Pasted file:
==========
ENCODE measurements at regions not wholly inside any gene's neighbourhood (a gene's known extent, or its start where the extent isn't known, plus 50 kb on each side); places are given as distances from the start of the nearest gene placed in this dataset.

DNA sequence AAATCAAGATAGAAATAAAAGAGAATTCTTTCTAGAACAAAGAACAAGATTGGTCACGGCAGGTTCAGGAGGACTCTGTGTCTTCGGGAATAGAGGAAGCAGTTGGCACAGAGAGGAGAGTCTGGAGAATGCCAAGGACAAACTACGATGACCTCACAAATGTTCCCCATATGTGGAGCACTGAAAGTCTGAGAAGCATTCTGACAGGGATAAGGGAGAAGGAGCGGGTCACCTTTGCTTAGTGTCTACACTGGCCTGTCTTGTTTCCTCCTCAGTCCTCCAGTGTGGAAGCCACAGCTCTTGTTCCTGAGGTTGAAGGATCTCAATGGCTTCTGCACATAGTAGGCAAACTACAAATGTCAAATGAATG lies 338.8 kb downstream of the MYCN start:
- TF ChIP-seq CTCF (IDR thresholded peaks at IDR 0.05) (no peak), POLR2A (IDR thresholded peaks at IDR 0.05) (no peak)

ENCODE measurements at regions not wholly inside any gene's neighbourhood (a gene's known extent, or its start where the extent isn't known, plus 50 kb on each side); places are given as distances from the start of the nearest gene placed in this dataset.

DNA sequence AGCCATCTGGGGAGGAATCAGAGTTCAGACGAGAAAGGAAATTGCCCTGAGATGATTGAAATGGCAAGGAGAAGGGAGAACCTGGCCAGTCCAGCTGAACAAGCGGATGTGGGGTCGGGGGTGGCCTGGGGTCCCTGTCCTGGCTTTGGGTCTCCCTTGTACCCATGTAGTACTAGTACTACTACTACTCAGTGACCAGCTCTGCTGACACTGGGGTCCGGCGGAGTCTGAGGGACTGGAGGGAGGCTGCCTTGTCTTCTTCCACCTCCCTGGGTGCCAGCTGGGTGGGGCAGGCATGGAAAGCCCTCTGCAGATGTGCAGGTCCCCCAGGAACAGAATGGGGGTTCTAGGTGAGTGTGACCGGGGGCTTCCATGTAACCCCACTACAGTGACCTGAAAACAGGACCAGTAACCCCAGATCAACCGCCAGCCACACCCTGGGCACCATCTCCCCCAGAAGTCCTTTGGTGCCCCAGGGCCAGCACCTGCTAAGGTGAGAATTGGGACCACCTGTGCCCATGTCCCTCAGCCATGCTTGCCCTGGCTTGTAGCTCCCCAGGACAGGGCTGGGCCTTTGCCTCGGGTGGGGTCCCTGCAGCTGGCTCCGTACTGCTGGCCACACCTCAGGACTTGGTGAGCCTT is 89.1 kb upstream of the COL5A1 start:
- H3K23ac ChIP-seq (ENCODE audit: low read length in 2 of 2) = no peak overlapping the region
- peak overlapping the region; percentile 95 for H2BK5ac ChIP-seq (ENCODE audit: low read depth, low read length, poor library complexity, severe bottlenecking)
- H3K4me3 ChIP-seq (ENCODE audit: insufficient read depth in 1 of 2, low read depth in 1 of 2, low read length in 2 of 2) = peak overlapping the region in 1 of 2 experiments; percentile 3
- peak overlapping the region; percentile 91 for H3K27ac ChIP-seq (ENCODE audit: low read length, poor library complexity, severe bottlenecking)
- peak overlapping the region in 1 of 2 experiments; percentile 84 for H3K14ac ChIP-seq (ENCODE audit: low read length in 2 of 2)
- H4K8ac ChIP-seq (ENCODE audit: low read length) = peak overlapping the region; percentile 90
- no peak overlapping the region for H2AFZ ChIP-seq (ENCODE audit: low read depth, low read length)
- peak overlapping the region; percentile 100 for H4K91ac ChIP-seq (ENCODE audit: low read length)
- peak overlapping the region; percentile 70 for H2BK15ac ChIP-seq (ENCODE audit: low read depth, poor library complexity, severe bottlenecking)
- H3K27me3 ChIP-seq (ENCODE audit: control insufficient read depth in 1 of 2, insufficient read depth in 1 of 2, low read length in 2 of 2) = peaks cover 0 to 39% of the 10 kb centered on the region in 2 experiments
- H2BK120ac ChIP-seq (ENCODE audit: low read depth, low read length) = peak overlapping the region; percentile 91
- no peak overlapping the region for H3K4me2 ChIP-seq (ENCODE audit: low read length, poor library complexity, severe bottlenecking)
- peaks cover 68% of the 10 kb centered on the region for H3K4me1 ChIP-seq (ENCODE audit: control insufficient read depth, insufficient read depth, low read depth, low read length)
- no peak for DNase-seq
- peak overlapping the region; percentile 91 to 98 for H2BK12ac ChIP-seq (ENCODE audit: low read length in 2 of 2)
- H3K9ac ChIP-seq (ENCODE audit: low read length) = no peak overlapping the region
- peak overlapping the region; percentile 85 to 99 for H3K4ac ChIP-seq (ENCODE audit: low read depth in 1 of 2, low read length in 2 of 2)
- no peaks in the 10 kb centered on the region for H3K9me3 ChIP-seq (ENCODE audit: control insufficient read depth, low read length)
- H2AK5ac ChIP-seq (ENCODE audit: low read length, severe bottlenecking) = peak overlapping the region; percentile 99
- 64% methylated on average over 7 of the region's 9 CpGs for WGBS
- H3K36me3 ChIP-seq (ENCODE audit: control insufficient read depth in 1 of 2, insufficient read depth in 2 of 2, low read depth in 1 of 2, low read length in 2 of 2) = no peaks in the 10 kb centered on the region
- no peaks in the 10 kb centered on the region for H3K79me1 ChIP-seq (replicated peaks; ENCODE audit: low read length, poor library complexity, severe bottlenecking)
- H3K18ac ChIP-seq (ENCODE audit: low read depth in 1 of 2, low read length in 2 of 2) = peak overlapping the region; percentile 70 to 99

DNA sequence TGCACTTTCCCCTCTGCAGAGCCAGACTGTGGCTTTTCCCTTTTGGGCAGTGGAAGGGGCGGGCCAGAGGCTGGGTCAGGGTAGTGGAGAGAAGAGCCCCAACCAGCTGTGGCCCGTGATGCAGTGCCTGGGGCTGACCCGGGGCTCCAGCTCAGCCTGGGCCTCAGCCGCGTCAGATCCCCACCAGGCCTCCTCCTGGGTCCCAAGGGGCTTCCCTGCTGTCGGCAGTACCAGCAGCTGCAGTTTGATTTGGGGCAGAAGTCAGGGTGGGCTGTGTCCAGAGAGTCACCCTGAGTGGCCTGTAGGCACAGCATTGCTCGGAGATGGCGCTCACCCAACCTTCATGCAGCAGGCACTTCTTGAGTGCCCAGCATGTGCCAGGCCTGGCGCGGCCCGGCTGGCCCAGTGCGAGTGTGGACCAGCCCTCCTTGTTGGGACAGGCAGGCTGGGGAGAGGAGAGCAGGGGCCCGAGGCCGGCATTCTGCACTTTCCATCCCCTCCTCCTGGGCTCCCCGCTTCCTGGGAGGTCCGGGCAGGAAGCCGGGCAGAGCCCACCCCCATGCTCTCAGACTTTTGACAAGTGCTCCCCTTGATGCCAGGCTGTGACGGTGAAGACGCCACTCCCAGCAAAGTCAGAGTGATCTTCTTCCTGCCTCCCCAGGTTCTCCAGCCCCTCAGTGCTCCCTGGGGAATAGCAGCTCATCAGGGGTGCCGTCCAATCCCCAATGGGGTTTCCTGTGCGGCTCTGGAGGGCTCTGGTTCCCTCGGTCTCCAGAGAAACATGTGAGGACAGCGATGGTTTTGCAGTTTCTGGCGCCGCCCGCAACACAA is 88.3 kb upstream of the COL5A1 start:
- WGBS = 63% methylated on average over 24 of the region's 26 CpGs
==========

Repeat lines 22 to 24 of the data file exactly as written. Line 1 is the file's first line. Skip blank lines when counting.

- peak overlapping the region; percentile 85 to 99 for H3K4ac ChIP-seq (ENCODE audit: low read depth in 1 of 2, low read length in 2 of 2)
- no peaks in the 10 kb centered on the region for H3K9me3 ChIP-seq (ENCODE audit: control insufficient read depth, low read length)
- H2AK5ac ChIP-seq (ENCODE audit: low read length, severe bottlenecking) = peak overlapping the region; percentile 99